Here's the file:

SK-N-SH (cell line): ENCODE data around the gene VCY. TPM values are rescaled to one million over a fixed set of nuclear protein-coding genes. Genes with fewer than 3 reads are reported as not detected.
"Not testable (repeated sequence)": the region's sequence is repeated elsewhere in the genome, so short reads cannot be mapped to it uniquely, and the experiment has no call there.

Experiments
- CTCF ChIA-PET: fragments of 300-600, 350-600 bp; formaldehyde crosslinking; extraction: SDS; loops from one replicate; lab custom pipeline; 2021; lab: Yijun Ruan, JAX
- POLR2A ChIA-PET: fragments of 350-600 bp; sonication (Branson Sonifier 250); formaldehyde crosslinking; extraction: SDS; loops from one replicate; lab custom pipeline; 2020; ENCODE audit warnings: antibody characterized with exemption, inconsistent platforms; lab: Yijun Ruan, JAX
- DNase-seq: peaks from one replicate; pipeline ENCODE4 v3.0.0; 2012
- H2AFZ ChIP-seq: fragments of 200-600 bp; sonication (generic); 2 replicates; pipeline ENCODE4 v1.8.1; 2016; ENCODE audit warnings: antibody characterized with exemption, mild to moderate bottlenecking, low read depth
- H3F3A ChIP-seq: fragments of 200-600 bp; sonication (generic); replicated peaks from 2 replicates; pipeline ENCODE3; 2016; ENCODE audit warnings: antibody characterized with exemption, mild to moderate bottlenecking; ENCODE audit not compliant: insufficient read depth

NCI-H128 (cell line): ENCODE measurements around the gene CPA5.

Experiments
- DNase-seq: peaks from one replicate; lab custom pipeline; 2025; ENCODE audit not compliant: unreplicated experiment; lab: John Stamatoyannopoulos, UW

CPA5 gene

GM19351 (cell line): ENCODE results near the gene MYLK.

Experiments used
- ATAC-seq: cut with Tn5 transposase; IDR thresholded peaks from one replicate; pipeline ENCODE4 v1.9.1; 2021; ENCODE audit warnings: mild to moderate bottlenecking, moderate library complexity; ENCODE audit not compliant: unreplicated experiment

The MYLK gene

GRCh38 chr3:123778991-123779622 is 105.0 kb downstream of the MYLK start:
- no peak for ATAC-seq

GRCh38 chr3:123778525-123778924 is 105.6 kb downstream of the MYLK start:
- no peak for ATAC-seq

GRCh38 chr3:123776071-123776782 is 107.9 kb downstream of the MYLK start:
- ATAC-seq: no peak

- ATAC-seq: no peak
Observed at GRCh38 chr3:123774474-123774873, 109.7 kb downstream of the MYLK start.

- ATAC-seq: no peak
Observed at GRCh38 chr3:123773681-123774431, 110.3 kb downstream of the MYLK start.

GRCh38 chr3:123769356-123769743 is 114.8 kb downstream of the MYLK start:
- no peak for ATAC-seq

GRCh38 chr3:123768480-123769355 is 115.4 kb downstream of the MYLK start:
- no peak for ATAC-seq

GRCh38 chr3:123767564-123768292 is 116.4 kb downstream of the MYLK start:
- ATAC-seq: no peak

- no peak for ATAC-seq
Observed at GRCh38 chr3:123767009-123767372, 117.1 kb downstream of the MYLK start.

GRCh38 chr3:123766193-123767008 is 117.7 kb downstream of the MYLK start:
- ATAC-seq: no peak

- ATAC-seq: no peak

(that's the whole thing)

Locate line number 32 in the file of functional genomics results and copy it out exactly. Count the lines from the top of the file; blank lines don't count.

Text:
- ATAC-seq: no peak